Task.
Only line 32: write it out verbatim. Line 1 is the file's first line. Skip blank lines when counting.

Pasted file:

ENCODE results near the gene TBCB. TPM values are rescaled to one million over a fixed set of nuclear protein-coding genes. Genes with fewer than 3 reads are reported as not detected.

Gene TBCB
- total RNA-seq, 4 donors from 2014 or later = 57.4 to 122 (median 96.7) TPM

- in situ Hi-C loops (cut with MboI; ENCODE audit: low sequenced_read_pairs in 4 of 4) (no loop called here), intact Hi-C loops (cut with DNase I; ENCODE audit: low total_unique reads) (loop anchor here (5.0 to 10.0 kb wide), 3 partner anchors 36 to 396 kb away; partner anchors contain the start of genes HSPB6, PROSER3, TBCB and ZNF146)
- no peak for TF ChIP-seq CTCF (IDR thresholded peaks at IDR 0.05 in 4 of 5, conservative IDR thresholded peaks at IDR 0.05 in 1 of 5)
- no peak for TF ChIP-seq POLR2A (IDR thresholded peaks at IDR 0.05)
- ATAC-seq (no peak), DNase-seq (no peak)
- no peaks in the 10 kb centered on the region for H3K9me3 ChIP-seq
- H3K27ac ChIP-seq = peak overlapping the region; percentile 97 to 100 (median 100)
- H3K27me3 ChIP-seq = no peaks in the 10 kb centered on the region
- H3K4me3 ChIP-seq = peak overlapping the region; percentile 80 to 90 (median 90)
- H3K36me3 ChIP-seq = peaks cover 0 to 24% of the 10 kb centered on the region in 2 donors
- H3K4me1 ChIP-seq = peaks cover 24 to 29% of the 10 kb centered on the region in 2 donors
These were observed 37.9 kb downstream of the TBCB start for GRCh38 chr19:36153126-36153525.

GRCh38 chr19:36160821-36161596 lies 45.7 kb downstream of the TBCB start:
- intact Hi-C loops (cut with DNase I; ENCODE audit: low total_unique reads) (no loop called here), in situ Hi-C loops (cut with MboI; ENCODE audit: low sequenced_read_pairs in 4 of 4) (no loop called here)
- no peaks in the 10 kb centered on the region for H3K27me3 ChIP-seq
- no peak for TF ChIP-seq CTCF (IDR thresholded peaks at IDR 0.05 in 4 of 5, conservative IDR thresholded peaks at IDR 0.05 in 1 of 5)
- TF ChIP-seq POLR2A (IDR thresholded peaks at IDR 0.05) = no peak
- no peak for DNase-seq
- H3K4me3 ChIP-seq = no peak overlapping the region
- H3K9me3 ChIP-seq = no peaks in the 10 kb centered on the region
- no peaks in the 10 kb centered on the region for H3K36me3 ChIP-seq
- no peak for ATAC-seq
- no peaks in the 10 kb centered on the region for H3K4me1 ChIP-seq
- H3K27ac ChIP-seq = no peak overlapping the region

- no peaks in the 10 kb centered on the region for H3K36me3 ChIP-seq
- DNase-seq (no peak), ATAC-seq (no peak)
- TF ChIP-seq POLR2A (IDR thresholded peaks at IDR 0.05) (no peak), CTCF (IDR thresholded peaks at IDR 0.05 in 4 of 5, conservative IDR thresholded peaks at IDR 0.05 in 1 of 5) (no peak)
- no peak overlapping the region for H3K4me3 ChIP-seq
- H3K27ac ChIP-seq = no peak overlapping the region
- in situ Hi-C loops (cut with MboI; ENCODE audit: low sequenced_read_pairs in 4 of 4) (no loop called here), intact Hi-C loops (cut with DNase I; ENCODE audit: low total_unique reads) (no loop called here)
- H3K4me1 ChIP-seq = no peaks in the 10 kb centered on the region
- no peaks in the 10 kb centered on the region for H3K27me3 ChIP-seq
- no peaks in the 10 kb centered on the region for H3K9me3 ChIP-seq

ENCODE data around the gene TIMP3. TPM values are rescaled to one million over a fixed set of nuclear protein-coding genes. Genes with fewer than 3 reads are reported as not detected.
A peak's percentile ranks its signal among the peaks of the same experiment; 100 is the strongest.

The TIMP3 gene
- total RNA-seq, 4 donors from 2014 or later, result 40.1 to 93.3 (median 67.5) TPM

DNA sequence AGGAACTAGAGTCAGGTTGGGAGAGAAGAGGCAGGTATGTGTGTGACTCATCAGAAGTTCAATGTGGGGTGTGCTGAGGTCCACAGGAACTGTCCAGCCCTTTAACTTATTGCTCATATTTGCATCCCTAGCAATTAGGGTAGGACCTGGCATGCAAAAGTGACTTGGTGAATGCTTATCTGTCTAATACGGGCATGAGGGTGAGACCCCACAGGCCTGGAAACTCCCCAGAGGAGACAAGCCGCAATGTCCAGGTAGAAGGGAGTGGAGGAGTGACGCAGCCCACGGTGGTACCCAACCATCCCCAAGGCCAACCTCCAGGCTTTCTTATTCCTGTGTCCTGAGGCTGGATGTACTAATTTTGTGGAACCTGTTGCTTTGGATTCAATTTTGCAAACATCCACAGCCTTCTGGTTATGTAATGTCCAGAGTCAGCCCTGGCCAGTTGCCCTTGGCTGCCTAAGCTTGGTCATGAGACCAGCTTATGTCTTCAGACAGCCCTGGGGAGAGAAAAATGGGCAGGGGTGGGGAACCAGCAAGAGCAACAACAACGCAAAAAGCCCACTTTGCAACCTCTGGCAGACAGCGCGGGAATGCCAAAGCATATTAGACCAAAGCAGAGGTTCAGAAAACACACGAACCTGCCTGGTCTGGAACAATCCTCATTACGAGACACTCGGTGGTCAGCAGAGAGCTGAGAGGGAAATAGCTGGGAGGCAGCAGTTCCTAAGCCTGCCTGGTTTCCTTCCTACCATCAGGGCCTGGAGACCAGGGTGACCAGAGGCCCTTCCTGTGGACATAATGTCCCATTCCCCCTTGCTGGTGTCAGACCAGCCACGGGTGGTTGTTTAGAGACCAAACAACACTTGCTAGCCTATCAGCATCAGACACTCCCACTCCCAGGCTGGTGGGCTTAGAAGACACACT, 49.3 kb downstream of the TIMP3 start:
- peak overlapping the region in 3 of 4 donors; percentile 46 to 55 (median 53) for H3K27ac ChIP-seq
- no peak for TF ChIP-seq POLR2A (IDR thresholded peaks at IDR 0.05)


- in situ Hi-C loops (cut with MboI; ENCODE audit: low sequenced_read_pairs in 4 of 4) (no loop called here), intact Hi-C loops (cut with DNase I; ENCODE audit: low total_unique reads) (no loop called here)